Key Highlights of the ‘Black 14:’
- 14 Black Football Players Gather at Head Coach Lloyd Eaton’s Office (University Wyoming)
- Black 14 want answers about Brigham Young University’s Racist Policies
- Coach Eaton expels the 14 Black Football Players from football team
- Nearly all the members of the Black 14 go on to earn degrees/successful careers
- The Mormon Church dropped racist policy excluding Blacks from priesthood in 1978
On October 17, 1969, Coach Lloyd Eaton dismisses 14 black football players from his team when they show up at his office wearing black armbands over their street clothes to protest what they see as racist policies of Brigham Young University (BYU) in Wyoming. The meeting caused quite the controversy and ended with the expulsion of the players who became known as the ‘Black 14.’
Head Coach of the University of Wyoming, Lloyd Eaton, won three consecutive Western Athletic Conference championships in the three previous years; won 31 of the previous 36 games; the team defeated Florida State in the Sun Bowl and nearly upset Louisiana State University in the Sugar Bowl on Jan. 1, 1968, after going undefeated during the 1967 regular season.
The UW football team was scheduled to play a big game on, Oct. 18, 1969. However, on a Friday morning, Oct. 17, 1969, the day before the big game. The 14 black players walked into the office of coach Lloyd Eaton’s wearing black armbands. The team was preparing to play BYU at War Memorial the next day. The players had a question. Could they wear black armbands in silent protest? The year before, in their victory at BYU, they complained, the BYU Cougars’ players taunted them with racial epithets. The Wyoming players had also learned the Mormon Church, which BYU represented, did not allow Blacks in the priesthood.
Eaton answered the question by citing a policy against protests, a rule neither black player had ever heard of and then answering the question with no! However, Coach Eaton took it a step further, he kicked all 14 off the team for the rest of the season. However, only three of the black men would play for Wyoming again.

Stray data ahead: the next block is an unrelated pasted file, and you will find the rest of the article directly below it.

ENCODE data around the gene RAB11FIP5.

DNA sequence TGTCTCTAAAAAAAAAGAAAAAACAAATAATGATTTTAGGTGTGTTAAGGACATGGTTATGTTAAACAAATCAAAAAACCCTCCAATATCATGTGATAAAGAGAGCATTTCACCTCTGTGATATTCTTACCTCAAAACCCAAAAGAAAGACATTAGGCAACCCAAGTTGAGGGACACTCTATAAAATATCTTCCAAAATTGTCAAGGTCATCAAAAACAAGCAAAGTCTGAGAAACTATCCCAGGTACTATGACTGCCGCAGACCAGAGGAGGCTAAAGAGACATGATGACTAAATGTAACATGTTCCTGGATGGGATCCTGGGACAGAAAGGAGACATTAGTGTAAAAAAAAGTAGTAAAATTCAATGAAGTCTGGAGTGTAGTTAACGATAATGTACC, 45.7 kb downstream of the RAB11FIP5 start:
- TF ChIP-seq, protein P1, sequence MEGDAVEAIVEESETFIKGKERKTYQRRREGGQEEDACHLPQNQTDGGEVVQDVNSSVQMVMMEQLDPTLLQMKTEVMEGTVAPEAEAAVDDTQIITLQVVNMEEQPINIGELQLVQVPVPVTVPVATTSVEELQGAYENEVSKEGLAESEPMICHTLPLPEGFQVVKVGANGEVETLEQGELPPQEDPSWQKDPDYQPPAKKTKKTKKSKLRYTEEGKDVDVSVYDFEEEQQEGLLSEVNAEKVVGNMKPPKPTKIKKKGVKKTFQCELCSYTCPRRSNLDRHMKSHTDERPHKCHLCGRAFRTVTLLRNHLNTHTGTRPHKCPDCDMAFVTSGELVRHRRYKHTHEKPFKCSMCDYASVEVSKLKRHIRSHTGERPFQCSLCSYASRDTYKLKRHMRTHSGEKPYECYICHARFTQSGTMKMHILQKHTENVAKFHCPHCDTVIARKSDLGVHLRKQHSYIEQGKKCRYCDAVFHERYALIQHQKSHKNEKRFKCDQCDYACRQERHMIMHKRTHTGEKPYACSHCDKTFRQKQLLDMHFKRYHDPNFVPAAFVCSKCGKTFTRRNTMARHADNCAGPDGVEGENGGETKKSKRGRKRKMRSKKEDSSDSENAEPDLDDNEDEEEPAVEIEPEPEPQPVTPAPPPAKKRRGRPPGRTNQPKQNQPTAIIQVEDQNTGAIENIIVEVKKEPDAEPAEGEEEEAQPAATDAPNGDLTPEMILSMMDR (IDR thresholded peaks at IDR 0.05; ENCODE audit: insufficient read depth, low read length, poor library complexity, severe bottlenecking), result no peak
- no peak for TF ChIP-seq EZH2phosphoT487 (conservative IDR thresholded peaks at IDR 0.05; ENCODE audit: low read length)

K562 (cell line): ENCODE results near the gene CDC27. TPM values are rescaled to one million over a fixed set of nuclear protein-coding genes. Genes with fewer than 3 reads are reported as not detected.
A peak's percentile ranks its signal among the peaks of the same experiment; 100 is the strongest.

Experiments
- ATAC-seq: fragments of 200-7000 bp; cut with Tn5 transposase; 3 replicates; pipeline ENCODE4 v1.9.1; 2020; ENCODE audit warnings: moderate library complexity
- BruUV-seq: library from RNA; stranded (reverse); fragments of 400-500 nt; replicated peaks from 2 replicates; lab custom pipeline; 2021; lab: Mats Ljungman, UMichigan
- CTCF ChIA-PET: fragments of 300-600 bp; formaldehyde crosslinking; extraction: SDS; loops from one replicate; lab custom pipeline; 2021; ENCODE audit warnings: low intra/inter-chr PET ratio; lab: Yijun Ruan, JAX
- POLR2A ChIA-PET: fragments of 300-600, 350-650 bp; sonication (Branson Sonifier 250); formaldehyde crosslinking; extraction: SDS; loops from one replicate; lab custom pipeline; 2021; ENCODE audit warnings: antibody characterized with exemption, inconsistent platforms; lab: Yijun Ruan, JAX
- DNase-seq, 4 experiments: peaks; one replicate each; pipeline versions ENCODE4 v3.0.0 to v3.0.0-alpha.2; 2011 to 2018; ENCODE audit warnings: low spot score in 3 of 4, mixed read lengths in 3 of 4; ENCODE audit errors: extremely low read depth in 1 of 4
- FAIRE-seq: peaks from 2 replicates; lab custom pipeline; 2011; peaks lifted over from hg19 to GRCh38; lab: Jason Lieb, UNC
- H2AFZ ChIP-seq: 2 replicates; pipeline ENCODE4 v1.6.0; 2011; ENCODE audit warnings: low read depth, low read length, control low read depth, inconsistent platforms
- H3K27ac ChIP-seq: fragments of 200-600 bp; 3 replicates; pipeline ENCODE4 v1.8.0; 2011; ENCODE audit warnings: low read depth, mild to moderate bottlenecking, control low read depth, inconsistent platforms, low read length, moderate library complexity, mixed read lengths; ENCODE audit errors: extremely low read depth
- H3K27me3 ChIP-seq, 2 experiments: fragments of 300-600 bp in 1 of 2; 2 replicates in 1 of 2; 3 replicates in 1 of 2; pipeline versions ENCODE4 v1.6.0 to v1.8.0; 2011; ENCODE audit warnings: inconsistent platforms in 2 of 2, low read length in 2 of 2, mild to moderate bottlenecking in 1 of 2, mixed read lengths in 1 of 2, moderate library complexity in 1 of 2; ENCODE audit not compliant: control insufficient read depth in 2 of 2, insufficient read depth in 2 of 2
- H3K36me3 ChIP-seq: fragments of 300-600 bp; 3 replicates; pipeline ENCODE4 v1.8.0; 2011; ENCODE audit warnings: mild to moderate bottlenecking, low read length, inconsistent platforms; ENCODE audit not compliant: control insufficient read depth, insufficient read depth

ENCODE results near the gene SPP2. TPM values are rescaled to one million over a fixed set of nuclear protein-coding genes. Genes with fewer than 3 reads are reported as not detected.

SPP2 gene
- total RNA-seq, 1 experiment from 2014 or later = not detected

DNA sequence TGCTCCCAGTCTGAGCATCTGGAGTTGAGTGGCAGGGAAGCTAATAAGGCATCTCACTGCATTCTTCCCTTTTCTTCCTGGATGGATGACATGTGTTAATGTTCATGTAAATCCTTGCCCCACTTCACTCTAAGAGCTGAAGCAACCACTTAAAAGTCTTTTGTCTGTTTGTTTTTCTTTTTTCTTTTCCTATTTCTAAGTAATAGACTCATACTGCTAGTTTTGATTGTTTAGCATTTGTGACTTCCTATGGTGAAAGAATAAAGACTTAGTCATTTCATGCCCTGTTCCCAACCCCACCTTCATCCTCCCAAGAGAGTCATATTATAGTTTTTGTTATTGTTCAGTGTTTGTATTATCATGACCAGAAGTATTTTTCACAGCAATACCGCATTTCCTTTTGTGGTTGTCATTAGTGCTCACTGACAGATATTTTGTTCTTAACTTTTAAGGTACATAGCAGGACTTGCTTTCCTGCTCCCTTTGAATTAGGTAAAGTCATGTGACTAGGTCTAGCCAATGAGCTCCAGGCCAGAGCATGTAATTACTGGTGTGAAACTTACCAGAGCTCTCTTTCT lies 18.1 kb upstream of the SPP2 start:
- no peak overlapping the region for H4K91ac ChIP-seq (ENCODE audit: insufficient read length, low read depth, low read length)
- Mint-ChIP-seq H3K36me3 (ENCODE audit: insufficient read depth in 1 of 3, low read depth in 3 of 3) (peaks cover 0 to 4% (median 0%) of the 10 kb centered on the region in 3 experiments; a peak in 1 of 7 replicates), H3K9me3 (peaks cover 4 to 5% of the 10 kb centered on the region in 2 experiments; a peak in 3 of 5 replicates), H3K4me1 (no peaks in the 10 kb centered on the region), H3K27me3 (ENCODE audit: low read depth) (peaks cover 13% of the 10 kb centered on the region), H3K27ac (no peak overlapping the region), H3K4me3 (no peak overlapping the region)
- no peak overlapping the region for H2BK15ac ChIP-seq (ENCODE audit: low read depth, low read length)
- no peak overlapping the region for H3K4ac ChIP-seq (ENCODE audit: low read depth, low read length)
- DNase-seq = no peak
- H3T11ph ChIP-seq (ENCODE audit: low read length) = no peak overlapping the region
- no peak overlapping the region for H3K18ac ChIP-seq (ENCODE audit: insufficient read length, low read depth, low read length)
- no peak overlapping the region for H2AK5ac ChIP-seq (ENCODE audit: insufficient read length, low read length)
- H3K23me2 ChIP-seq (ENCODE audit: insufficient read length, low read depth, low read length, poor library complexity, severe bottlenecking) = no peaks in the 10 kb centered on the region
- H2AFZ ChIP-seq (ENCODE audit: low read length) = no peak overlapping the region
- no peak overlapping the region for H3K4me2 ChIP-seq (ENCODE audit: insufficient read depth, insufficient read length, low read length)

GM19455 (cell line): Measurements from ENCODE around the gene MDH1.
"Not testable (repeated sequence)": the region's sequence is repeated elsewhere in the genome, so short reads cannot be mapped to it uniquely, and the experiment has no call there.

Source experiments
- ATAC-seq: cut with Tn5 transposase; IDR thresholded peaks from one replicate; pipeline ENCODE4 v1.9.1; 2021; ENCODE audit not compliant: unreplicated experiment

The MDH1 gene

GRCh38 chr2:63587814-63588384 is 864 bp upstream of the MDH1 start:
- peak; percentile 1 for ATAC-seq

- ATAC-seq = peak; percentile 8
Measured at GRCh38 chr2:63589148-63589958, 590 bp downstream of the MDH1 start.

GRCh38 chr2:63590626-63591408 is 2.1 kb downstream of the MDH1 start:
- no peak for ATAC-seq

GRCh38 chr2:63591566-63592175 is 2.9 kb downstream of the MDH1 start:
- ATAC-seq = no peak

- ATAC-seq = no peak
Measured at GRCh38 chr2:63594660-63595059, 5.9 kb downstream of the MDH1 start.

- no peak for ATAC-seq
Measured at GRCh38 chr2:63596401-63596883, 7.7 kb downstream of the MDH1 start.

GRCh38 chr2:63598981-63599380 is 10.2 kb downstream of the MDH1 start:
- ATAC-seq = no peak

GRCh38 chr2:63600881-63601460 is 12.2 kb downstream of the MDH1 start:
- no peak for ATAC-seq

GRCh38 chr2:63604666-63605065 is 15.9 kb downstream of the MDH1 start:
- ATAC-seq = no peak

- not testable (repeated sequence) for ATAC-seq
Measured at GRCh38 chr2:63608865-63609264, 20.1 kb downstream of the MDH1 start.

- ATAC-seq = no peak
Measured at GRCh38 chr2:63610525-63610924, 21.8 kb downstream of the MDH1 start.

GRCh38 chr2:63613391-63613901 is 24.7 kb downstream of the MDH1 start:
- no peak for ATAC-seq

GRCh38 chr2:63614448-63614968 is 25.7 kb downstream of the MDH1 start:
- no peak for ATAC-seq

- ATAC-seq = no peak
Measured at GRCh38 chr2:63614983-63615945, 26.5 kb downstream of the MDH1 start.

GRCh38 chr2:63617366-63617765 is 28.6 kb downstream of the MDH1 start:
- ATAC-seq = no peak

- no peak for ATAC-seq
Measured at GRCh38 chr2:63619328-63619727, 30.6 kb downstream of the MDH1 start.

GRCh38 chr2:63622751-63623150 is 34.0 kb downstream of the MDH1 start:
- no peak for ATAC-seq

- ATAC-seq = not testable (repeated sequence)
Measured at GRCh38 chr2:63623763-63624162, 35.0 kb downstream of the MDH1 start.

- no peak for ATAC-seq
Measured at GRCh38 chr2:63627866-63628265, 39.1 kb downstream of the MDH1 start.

Mel Hamilton, one of the Black 14 had left the team once before. Of all the players, he knew the most likely response from Eaton. A year earlier, Hamilton asked Coach Eaton to start paperwork for his pending marriage, but Eaton refused. Hamilton was told by Eaton, “he could not allow him to marry a white girl on the people of Wyoming’s land.”
Coach Eaton was known for his tough workouts and his love for the game. The Black 14 could not recall a time he uttered a racial epithet, until that day in October. The men were told by Eaton, they could go to Grambling State or Morgan State. They could just go back and get on ‘colored welfare.’ He refused to listen to what they had to say and responded with ‘shut-up’ when they tried to talk.
News about the expulsion spread around campus like a wildfire. Within a half-hour of their meeting, students approached players asking if they were boycotting the game. In the aftermath, most of the white students stopped talking to the players. Fistfights between some of the black players and white players broke out, and when some locals found out, they rode by the campus with shotguns hanging off the back of their trucks.
Without the Black 14 in that ’69 game, Wyoming still defeated BYU 40-7, then followed with a victory over San Jose State. But the damage was already done. Wyoming lost its last four games. Among the 14 were four offensive and three defensive starters, plus three key reserves.
A year later, the team fell to 1-9, and Eaton resigned, believing he had prevented the Black 14 from making fun of BYU’s religious beliefs. Eaton stood firmly behind expelling the Black 14. He died of a stroke at age 88.
For many years after the incident, the Wyoming football team had trouble recruiting black players. The Cowboys did have one winning season in the 1970s but didn’t win another WAC title until 1987. Nearly all the members of the Black 14 went on to earn degrees and had successful careers.
A year after the Black 14, the first African-American played for BYU. In 1978, the Mormon Church dropped the policy excluding Blacks from the priesthood.